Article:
The Prodigal in All of Us

Prodigal SonThe Parable of the Prodigal son[1] is more than a story of forgiveness granted by a gracious father it is a story of families and the need for family reconciliation. Further, the story goes even beyond a father and his two sons. The story tells of the need for acceptance, for tolerance, and finally for magnanimity.

I like to imagine the scene after the party has started. The prodigal son is inside with his friends eating from the “fatted calf” and having a merry time. The older brother is outside stewing about the unfairness of the situation and then the father comes out of the house to talk to the older son. He puts his arm around the older son’s shoulders and says, “Son, you know I love you. I love you as much as I despaired for your brother. However, we are now a united family. Your brother is home. You are here. I am here. We are now together—one family at last.”

The older son, still not reconciled, says, “I know, dad. All that is true but it still hurts. I stayed loyal, I did not run away, I did not use up your resources, and I even made a profit for you while that son of yours was away dissipating his life, your life, even my life.”

The father agrees all that is true. Then he says, “If we cannot forgive, if you cannot join the family in forgiving, the dissipation continues. This time you are the dissipater.”

The father pulls his son close to him. Tears begin to fall from the elder son’s eyes—he feels defeated. Arguing will lead to no avail. Nevertheless, the son is not ready to concede the father’s right to bathe his prodigal son in such joy and largesse.

The father says, “Come on, son, let’s you and I go in and enjoy the party. Isn’t that better than staying out here fuming?”

The older son finally sees the point, grudgingly reconciles, and then joins the celebration.

Both sons now forgiven and are now the father’s joy.

That is one way I look at the story of the Prodigal Son. There is another interpretation I think is also worthy of examination.

While some do not wish to acknowledge this fact, we must remember Jesus was not apolitical. That is, Jesus, aware of the politics of the time. Specifically, Jesus knew that a great division had developed between the Jews of Israel and those Jews in diaspora—most especially between those who were greatly influenced by Greek culture in Alexandria. Further, within the Jewish culture in Palestine of the first century, those who wished to maintain a purified abhorred any contact with the non-Jewish world. Those purists wanted to remain isolated from the world.

Division and isolation may be behind the story of the Prodigal Son. The story reminds all parties that they are lost and in need of finding.

Both those who believe they are descendants of Abraham, by the first century. have wandered away from God and dissipated their heritage.

In the story, Jesus tells the people of diaspora that they are welcome in the family of the Abrahamic descendants who have remained true to the ancient faith. He reminds those who believe that they are entitled to special consideration, God takes people as they are. There is no special status for the stay-at-home Jews on the grounds that they are the true descendants of Abraham. His cousin, John-the-Baptist denounced any claim to special status when he said, “Do not presume to say to yourselves, ‘We have Abraham as our ancestor’; for I tell you, God is able from these stones to raise up children to Abraham.”[2] Nevertheless, God, as the father in the parable, wants all the faithful to return to its foundational roots. Those foundational roots are not so much found in the law of Moses, which by this time is expanded beyond the Torah to over six-hundred prohibitions, as they are found in the beneficent acts of God. If God is beneficent, then the faithful must be beneficent and willing to reconcile and engage the world.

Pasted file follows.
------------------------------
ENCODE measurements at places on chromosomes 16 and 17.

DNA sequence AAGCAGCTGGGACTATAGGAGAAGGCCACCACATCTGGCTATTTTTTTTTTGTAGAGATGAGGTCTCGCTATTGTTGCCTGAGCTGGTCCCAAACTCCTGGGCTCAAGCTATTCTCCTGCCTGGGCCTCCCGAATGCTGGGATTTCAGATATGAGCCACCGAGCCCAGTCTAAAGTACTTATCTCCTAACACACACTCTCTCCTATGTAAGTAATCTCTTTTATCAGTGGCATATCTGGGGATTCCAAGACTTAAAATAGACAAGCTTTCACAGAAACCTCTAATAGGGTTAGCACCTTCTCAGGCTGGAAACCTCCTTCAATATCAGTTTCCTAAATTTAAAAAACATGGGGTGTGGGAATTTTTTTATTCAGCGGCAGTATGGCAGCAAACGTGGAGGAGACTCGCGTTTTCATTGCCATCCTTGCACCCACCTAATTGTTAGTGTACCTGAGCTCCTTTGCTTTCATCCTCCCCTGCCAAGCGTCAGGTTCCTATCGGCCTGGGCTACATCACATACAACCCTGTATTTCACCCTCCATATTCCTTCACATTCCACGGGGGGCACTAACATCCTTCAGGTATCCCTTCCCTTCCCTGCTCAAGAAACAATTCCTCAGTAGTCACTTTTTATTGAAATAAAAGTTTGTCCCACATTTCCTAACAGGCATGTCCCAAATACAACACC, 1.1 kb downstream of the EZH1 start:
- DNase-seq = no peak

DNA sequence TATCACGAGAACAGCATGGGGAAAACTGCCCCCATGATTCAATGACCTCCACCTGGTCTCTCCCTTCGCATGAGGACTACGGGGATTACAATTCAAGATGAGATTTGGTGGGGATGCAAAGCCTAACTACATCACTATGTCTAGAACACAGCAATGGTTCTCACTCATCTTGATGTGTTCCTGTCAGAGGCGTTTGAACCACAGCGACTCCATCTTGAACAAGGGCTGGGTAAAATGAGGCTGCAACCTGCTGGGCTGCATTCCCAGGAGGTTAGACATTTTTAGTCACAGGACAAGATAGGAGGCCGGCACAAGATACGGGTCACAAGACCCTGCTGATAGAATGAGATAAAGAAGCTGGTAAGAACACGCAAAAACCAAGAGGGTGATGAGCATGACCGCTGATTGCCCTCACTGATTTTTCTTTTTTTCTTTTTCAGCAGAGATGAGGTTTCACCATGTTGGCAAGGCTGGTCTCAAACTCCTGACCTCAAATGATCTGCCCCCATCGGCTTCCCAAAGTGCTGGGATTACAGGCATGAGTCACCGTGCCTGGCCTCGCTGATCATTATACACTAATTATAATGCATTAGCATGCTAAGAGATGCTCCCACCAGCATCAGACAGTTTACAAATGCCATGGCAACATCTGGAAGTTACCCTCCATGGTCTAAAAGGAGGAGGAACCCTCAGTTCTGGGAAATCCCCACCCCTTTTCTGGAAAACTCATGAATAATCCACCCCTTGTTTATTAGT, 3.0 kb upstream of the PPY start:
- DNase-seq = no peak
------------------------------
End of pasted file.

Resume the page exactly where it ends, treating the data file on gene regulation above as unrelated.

The basic issue, then, is that the people of first century Israel are so bound by their misapplication of the law and demand for ethnic and racial purity that they no longer remember the love God has shown to them. They have, in other words, dissipated the gift of love given to them in the Exodus—the release from slavery and death. They have in their own blindness been enslaved by the prejudice and a belief in their own exceptional and unique status.

The law was intended to teach two basic principles—love God and love your neighbor. The law for the descendants of Abraham, by the first century, had become a means of assuring a privilege and separation. Thus, the only neighbors recognized as worthy of love were people like themselves.

In the parable of the Prodigal Son Jesus teaches that God, who Jesus calls Father, seeks all who worship, whether in Jerusalem or elsewhere, to repent—that is, rethink—of the dissipation resulting from separation from the faithful, isolation as a means of remaining pure, and boasting of being steadfast in the law. When all are reconciled with God, the angels of heaven rejoice.

All that may seem remote to us today in the twenty-first century. I argue, however, if we as a people today do not rethink our misuse of the gifts of Providence, we will remain in the purgatory of squandered wealth and health. If we do rethink our place on the planet, the earth and the entire universe will rejoice. If we do not seek to return to the basic truths of life—love God and love neighbor—we are the prodigals.